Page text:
Dangerous New Trend Treasure Valley Parents Should Be Aware Of
This is scary stuff. The power of the internet is strong these days and this dangerous new social media trend is encouraging teens to starve themselves to fit in.
It's a subject that really strikes a nerve in me. I battled anorexia nervosa and bulimia for seven years. It started when I was just 12 years old. As a seventh grader, I didn't feel like I fit in, couldn't garner any attention from guys, and I became obsessed with waif-like models that seemed to "have it all." Kate Moss was my idol. She stood 5'7" and only weighed 98 lbs.
Gone are the days where parents only have to worry about magazine covers and cliques at school influencing their teenager's delicate minds. Now Facebook, Instagram, Snapchat, and YouTube are reaching our children with a click of a button.
In this dangerous new social media trend targeting teens, it glamorizes women and teens who are extremely thin.
According to KTVB, it's called the pro-anorexia or the pro-ana movement. There are websites offering "tips" on being anorexic and inaccurate information about weight and weight loss.
A documentary about the pro-anorexia movement is out there and Instagram, Twitter, and YouTube are all flooded with girls desperate to be thin.
All of this provides support and connection for people battling this deadly mental illness and it's attacking younger and younger children. Some kids as young as five-years-old are obsessed with their weight and body image.
One important thing for parents to understand, and I learned this through my own battle with anorexia is that it is usually never truly about the food, it's about a way to cope with emotional turmoil and a way for them to control their life.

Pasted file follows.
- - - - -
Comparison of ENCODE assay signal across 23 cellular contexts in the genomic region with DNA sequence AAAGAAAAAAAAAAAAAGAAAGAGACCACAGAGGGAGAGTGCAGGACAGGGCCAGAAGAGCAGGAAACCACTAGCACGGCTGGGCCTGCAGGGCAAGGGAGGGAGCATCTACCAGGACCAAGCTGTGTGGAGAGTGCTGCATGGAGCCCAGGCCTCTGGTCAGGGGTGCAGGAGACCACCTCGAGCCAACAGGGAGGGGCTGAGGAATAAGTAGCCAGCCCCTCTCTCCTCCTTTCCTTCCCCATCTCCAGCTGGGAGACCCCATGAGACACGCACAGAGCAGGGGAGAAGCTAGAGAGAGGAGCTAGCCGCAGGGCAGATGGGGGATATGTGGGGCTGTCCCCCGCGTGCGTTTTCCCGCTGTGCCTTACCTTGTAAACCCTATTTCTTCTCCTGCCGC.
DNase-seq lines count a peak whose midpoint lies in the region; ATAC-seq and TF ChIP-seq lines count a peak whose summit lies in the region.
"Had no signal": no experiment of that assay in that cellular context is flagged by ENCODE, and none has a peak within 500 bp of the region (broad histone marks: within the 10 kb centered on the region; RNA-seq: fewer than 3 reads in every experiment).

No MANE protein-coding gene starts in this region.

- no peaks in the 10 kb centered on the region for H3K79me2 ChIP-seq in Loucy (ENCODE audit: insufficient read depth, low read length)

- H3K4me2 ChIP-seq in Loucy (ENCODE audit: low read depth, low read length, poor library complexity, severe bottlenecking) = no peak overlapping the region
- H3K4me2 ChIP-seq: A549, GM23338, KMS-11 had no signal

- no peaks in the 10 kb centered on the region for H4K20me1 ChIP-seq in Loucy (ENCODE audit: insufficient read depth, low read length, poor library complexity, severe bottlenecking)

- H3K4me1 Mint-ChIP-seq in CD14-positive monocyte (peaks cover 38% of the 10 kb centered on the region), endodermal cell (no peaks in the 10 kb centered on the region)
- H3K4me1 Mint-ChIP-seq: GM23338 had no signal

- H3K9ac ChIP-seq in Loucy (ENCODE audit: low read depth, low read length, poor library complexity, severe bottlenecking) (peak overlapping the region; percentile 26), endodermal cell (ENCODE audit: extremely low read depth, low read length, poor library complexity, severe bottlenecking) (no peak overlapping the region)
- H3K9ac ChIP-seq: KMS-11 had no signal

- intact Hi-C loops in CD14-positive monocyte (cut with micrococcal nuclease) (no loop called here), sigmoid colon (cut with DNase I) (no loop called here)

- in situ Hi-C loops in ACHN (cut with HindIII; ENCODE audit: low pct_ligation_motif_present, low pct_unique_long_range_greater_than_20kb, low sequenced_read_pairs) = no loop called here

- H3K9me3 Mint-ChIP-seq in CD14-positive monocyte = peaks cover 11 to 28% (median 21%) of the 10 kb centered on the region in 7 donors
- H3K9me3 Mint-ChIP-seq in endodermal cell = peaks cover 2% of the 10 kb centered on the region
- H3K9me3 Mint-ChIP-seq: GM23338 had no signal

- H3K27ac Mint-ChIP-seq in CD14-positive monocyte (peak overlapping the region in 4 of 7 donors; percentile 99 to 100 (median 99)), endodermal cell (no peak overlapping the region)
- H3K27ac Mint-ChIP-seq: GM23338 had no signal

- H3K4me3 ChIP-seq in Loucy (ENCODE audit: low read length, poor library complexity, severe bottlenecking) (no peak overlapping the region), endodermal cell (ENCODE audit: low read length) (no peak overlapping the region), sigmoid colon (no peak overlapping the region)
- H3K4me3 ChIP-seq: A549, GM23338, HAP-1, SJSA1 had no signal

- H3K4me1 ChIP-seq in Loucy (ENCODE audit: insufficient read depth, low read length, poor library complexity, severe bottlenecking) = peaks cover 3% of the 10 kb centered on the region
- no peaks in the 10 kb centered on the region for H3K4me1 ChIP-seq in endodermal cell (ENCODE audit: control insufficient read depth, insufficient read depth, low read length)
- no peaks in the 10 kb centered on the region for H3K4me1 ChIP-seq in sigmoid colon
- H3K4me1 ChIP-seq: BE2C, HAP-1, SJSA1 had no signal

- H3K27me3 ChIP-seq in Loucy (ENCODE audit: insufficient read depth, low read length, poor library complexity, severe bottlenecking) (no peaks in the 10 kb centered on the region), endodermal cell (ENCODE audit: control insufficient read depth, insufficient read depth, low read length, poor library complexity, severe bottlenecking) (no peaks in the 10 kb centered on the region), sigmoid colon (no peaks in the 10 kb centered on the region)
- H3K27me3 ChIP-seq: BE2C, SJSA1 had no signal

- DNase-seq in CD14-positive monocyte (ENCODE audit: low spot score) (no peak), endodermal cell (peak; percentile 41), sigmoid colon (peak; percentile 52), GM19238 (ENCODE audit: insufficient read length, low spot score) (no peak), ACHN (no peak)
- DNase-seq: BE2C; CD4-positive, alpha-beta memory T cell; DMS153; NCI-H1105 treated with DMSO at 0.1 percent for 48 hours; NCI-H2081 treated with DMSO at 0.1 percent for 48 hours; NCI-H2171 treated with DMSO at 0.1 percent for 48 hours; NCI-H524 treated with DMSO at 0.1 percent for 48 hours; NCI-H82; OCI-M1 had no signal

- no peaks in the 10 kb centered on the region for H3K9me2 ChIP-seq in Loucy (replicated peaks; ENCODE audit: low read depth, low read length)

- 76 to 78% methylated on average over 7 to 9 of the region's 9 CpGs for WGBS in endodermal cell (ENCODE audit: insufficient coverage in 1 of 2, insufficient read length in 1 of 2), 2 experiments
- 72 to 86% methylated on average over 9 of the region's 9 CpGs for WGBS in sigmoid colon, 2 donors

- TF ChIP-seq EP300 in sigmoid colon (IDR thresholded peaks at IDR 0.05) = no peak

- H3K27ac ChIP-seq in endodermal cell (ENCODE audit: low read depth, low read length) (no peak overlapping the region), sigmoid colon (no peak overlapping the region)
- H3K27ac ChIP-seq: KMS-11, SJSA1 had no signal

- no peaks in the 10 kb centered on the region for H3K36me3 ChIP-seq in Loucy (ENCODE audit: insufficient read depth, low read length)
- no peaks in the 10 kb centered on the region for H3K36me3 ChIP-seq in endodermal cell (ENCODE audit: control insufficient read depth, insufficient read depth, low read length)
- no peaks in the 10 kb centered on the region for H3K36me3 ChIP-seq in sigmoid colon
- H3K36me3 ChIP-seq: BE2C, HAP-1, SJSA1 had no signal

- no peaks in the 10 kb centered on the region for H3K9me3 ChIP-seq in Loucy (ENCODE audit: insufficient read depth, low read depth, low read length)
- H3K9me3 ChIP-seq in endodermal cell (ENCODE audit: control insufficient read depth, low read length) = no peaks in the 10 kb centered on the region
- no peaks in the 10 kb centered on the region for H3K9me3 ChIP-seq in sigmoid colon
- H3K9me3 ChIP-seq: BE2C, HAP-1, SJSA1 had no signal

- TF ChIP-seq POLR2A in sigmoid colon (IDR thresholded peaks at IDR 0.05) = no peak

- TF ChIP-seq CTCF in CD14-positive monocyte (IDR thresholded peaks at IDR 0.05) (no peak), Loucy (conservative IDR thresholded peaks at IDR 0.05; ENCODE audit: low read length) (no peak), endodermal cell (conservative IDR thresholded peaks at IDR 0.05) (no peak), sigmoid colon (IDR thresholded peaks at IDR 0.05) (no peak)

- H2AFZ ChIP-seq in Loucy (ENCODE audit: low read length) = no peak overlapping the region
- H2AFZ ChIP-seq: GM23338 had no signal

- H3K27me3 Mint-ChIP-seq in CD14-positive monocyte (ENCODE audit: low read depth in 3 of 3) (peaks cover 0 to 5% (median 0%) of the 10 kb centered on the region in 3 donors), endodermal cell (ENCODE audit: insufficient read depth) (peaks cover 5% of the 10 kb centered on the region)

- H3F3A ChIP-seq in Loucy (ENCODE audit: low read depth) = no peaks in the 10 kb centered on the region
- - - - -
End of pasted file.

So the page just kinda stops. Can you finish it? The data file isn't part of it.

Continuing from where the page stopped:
Don't be naive in thinking that this dangerous disorder only affects woman and young girls. Teenage boys and men can also be affected by eating disorders. I've had to watch my twelve-year-old son closely. As a very self-conscious pre-teen, he has become a bit too fixated on going to the gym, building muscle, and eating "healthy."
I would encourage parents who are dieting to never glamourize that with your kids and avoid talking badly about your own physical appearance. I know I got into dieting in part because I saw the grown women that I looked up to dieting and I thought it seemed cool.
Experts say to pay attention to any changes in your child's behavior such as eating patterns, exercise habits, and their attitude towards social media.
Also, keep in mind that you can't tell if a person has an eating disorder just by looking at someone.
If you think your child has a problem with their relationship with food please visit The National Eating Disorder website for resources on how you can help your child.
I would also be more than happy to be a resource if you need to chat with someone who has been there and has come out on the other side. I can be reached at firstname.lastname@example.org.